9:23
SMS applications, whether that could be WhatsApp, it could be Google messages that will allow you then to create an engaging experience. That is two way it’s a conversational experience. That’s where we’re seeing brands get some amazing results. And we showed an insurance company hardly the most sort of creative industry, shall we say or exciting of industries. They managed to use Google messages to create a brand experience, engage with rich imagery, engage with a conversational flow to that interaction, and it was an insurance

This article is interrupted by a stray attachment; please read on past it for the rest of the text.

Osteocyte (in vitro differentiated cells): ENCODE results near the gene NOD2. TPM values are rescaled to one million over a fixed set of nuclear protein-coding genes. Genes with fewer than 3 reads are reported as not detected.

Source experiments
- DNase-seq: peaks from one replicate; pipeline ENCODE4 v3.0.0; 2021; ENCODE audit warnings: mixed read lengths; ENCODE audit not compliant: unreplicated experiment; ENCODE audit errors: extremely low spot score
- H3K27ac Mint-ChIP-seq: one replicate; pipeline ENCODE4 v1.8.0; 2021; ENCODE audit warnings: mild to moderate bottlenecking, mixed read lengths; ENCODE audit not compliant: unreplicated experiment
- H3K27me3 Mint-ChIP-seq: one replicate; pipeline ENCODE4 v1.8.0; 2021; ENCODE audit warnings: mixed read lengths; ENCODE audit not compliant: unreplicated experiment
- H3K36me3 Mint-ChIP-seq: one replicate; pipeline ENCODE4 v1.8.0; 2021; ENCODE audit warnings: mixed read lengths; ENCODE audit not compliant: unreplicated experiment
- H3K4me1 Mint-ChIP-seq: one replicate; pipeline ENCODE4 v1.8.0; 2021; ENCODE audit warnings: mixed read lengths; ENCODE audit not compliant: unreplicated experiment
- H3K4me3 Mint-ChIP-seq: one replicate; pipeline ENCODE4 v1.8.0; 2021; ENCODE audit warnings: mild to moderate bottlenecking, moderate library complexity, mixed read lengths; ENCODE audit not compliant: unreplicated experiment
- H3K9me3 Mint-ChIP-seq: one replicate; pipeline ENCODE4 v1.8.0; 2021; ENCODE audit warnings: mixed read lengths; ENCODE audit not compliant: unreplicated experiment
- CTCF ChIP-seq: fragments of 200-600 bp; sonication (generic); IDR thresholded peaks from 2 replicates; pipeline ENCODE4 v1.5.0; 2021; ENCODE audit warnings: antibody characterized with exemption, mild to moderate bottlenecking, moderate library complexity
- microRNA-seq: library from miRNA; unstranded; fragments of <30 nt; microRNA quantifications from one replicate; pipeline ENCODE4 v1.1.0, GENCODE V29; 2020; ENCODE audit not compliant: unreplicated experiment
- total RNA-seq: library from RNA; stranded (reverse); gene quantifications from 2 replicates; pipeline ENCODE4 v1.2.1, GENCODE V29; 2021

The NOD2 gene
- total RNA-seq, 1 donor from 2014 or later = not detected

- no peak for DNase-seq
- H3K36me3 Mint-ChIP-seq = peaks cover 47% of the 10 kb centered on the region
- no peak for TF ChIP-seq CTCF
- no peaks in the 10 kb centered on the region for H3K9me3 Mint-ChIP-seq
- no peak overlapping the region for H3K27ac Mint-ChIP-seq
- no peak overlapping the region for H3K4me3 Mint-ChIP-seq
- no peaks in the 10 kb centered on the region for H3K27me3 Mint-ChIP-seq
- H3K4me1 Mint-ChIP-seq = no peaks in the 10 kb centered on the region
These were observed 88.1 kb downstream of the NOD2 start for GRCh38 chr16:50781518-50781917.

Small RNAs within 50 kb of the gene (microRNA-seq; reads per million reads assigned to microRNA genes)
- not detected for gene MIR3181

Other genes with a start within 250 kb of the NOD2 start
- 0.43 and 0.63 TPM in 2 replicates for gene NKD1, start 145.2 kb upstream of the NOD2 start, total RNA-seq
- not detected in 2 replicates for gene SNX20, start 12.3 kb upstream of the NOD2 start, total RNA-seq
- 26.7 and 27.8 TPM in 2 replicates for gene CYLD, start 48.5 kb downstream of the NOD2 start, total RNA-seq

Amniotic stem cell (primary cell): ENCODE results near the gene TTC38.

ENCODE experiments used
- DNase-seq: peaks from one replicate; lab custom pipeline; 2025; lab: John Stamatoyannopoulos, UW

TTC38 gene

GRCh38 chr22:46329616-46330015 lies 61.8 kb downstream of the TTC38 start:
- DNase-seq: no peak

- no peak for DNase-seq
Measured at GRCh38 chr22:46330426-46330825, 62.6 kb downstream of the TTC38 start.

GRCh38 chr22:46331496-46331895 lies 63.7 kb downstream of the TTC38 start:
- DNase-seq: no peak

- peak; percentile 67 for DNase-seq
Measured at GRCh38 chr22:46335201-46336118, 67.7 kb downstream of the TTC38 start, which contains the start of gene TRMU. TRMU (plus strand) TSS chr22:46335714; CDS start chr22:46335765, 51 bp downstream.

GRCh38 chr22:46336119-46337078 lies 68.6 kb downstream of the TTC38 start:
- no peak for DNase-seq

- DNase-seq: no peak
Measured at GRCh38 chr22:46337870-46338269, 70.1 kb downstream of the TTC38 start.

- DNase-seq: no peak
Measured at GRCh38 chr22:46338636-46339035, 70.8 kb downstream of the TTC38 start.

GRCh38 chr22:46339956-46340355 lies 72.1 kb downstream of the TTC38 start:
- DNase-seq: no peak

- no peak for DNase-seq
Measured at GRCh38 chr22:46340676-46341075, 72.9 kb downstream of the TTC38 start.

10:00
This company based in France, and they were able to encourage their customers to actually explore their other options within their insurance world. So they could go for a single car versus a multi car policy, they could go for home insurance versus via car insurance. And they actually got two or three minutes, two or three minutes of average engagement per consumer. And when I said earlier on, we’re talking seconds to three minutes is a lifetime

10:30